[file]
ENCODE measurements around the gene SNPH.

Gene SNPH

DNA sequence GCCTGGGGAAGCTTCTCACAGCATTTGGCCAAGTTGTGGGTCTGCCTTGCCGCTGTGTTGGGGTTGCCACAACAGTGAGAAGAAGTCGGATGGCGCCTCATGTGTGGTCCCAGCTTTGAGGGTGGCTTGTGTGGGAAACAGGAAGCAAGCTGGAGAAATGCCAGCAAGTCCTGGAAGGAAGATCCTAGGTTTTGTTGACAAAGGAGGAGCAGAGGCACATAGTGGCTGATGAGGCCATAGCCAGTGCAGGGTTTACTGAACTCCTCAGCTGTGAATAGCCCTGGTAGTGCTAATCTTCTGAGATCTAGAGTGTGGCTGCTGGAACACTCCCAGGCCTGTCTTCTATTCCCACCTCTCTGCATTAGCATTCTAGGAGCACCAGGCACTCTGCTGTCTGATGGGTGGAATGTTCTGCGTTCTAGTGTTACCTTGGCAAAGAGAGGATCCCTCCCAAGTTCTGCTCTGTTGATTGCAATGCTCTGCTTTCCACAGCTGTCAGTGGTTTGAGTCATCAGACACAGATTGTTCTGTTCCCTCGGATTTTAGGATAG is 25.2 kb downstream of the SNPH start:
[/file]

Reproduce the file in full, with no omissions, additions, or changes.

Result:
ENCODE measurements around the gene SNPH.

Gene SNPH

DNA sequence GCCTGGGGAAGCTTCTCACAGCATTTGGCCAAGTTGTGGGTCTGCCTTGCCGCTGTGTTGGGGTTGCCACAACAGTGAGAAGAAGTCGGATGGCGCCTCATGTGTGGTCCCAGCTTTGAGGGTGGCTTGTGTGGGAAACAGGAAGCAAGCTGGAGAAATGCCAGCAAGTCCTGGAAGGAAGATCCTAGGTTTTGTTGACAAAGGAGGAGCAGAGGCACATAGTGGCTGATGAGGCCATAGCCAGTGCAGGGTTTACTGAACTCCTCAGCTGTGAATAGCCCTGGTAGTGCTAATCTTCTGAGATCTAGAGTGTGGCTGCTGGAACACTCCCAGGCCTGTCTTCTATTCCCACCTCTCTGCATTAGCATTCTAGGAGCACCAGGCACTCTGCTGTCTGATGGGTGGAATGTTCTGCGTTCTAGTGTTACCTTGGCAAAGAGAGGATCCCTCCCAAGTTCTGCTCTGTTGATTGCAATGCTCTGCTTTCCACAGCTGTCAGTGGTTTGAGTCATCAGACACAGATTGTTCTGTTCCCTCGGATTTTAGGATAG is 25.2 kb downstream of the SNPH start: